The myths around cholesterol are confusing making it difficult to sift the fact from the fiction. Let’s try to debunk some of the common ones.
Cholesterol, a topic talked about in hushed tones while checking back over your shoulders for anyone listening.
Some are obsessed with it, some go all ostrich and bury their head in the sand hoping it’s all over with by the time they come up for air.
Firstly, what is Cholesterol?
Myth #1: “Cholesterol” is cholesterol
While cholesterol is an actual molecule which is carried around in the bloodstream. What it is bound to while it’s floating through your blood is super important in fact depending on what it’s combined with can have opposite effects on your arteries and heart.
So. It is just one component of a compound that floats around your blood. These compounds contain cholesterol as well as fats and special proteins called “lipoproteins”.
There are two main categories:
- HDL: High-Density Lipoprotein AKA “good” cholesterol. This scavenger extraordinaire travels the superhighways of your bloodstream removing bad cholesterol from where it doesn’t belong cleaning up some of those infamous “arterial plaques” then transporting cholesterol back to the liver.
- LDL: Low-Density Lipoprotein AKA “bad” cholesterol. Despite the bad rap that LDL gest it is responsible for transporting cholesterol to every cell in our body from the liver. It is when our LDL levels are high that is can cause problems, it can accumulate in arteries and become easily oxidized causing inflammation.
Of course, it is even more complicated than this. Each of these categories can be further broken down into subcategories which can all be measured in a blood test.
So “cholesterol” isn’t simply cholesterol because it has very different effects on your body depending on the molecules it is bound to in your blood and what it is doing there.
Myth #2: Cholesterol is bad
Cholesterol is absolutely necessary for your body to produce critical compounds like vitamin D, sex hormones (e.g. estrogen and testosterone), as well as bile to help you absorb dietary fats. It is in fact incorporated into the membranes of every cell.
Your total cholesterol level is not as important as your how much of each you have.
Your overall LDL/HDL ratio may be associated with an increased risk of heart disease it is absolutely not the only thing to consider for heart health.
Myth #3: Eating cholesterol increases your bad cholesterol
Cholesterol medications block an enzyme in your liver HMG Co-A reductase because that’s where it’s made!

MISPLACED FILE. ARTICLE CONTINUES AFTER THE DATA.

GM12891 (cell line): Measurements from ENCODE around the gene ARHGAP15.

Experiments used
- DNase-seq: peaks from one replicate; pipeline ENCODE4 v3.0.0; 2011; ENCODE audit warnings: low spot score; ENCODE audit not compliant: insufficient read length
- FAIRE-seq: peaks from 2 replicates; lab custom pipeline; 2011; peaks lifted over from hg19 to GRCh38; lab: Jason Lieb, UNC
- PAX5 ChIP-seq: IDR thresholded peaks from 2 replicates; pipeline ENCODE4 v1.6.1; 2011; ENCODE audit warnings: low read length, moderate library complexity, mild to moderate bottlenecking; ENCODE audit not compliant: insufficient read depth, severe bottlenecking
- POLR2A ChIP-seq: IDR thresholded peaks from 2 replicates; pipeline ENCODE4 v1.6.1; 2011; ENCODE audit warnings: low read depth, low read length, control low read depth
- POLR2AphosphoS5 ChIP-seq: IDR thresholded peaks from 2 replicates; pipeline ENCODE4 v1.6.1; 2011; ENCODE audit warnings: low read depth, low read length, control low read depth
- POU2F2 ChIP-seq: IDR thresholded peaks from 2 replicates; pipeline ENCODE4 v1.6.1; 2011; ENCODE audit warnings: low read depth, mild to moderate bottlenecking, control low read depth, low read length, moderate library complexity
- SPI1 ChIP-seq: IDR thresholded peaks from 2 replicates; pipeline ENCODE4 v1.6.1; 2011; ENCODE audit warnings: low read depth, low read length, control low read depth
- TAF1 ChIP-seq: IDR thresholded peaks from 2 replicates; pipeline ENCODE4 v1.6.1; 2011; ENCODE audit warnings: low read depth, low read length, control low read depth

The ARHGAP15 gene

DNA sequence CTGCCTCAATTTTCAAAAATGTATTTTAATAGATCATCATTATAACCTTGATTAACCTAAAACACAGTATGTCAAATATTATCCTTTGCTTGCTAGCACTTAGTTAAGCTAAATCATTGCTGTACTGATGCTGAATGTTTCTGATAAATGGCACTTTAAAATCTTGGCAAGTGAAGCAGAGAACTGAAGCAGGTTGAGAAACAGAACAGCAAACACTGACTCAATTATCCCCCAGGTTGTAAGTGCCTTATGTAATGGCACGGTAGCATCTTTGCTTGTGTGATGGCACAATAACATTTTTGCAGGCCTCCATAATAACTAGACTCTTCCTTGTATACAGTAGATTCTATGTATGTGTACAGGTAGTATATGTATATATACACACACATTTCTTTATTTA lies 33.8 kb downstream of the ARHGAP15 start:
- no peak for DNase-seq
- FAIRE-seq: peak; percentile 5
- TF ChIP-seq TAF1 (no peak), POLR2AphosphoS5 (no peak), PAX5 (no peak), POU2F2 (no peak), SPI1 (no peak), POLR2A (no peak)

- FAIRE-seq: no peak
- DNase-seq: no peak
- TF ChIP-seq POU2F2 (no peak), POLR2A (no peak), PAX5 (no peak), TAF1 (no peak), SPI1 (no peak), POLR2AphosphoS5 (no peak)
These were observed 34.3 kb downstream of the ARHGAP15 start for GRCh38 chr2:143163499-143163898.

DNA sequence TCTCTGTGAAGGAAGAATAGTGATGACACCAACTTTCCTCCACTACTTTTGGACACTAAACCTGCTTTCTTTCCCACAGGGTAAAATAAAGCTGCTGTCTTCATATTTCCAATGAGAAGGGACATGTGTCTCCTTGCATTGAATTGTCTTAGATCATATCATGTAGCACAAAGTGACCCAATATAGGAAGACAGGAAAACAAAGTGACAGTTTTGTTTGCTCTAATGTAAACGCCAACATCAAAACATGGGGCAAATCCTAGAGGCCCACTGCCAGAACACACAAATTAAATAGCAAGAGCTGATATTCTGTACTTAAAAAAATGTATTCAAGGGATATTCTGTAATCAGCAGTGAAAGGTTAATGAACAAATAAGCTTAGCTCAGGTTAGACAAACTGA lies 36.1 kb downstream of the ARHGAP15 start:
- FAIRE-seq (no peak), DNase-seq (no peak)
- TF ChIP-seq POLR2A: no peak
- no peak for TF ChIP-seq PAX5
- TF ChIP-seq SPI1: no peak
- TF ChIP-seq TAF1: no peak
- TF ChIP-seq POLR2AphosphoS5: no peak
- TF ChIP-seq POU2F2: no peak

What you eat can still affect how much cholesterol your liver produces. After a cholesterol-rich meal, your liver can have a wee rest as it doesn’t need to work as hard.
Myth #4: Your cholesterol should be as low as possible
As with almost everything in life, there’s a balance that needs to be maintained. There are very few extremes that are going to serve you well.
There is possible evidence that people with low levels of cholesterol have increased risk of anti-social violent behaviour which could be as a result of depression.
Myth #5: Drugs are the only way to improve the balance of your cholesterol
Please do not start or stop any medications without talking with your doctor.
While drugs can certainly lower the “bad” LDL cholesterol they don’t seem to be able to raise the “good” HDL cholesterol particularly well.
But there is a solution and it’s easy, and its good, and it is my life and it should be yours.
Nutrition and exercise!
One of the most impactful ways to lower your cholesterol with diet is to eat lots of fruits and veggies. I mean lots, say up to 10 servings a day. Every day. And of course, cut out the saturated fat. And eat plenty of fibre which works like a scouring pad through your digestive system.
Use the dressing recipes here to help you add those extra vegetables into your diet and make them fun and delicious.
Also, move, lose weight, stop smoking, and eat better quality fats. That means fatty fish, avocados and olive oil. Ditch those over-processed hydrogenated “trans” fats. Watch a video on how they are made. I swear you will never touch them again.
The science of cholesterol and heart health is complicated and we’re consistently learning more. Don’t be afraid, dive in and discover your cholesterol levels. If they are not good there is a lot you can do from a nutrition and lifestyle perspective to improve them.
For more on cholesterol check out these two articles. Mark Hyman has a wealth of knowledge on the subject if you visit his site.